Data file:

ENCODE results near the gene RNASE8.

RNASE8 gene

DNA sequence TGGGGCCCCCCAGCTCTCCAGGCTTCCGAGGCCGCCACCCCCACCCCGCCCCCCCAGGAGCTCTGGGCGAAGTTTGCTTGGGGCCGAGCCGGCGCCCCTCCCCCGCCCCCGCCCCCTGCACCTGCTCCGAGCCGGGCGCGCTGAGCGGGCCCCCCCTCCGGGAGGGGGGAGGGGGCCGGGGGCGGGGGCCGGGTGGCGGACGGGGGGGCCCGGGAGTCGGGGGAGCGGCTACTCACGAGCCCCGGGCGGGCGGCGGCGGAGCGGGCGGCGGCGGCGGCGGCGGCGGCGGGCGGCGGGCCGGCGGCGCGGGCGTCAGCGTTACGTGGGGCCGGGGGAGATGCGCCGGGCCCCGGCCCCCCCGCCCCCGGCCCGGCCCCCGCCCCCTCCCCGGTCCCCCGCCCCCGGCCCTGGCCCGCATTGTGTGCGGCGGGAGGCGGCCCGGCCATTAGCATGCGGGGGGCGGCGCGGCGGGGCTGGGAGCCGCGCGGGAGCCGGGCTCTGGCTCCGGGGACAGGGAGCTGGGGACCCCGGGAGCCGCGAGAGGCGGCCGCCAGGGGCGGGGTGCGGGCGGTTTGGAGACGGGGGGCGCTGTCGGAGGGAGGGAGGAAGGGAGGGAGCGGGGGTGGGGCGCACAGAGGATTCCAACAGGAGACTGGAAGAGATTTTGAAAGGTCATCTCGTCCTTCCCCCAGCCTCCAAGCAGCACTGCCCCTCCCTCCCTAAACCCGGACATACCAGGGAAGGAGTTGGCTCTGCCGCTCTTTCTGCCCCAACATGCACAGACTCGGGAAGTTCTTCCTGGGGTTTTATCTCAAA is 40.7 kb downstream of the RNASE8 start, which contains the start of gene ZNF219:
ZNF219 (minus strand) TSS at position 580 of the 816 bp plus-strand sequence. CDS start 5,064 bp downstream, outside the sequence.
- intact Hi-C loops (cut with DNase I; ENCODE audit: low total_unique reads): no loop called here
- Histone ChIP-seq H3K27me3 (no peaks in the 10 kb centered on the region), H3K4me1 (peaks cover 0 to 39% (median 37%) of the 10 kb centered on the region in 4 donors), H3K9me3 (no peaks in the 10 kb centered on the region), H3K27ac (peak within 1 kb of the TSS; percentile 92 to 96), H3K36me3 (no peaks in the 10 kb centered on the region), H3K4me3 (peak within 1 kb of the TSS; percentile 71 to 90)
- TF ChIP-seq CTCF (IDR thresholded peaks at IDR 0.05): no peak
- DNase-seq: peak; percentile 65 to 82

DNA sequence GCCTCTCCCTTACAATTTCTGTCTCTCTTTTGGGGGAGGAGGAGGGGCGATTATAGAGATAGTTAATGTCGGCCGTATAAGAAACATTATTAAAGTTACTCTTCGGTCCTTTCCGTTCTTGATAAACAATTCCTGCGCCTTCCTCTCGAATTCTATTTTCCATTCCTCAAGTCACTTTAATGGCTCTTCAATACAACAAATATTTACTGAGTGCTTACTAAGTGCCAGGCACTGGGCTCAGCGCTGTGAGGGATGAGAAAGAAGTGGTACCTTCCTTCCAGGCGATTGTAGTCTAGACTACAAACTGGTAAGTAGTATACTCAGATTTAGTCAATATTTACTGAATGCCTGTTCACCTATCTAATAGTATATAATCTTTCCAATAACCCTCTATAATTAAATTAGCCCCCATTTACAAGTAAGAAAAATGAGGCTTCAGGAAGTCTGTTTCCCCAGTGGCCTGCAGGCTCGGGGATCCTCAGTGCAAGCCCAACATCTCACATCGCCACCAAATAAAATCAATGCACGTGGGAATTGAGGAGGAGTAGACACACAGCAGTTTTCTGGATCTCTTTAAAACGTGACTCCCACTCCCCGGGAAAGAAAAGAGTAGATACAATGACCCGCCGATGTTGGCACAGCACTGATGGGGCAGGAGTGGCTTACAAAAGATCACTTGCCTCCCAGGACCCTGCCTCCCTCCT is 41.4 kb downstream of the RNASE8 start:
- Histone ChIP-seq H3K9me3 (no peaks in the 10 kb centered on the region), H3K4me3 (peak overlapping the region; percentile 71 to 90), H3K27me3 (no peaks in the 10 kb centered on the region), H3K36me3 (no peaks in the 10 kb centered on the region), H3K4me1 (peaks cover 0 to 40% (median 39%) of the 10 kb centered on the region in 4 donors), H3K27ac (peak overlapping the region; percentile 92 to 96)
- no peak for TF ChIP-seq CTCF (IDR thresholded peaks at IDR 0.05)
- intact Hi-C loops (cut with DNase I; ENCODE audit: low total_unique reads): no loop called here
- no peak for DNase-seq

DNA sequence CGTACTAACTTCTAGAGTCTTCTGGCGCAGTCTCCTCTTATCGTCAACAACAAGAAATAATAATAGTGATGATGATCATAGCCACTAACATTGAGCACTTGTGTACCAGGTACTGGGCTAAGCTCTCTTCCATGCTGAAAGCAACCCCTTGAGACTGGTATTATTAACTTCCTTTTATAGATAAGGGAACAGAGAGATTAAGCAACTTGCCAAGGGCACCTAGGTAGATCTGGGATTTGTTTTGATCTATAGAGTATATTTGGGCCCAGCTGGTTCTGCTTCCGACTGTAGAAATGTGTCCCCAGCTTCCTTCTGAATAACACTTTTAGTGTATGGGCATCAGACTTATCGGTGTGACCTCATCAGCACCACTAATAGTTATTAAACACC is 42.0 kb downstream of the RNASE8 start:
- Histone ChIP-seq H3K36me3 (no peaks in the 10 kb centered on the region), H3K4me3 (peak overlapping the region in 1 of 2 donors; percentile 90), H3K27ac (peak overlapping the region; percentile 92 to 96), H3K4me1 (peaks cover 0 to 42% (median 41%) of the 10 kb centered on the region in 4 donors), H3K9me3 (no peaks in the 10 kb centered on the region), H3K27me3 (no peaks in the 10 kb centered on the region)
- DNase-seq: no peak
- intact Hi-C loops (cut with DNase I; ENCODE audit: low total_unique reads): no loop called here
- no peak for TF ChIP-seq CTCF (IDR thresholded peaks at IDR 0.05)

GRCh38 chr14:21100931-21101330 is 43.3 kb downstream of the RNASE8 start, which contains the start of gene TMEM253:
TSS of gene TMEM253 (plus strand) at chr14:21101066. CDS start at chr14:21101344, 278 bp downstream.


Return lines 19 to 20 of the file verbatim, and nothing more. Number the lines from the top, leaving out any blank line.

GRCh38 chr14:21100931-21101330 is 43.3 kb downstream of the RNASE8 start, which contains the start of gene TMEM253:
TSS of gene TMEM253 (plus strand) at chr14:21101066. CDS start at chr14:21101344, 278 bp downstream.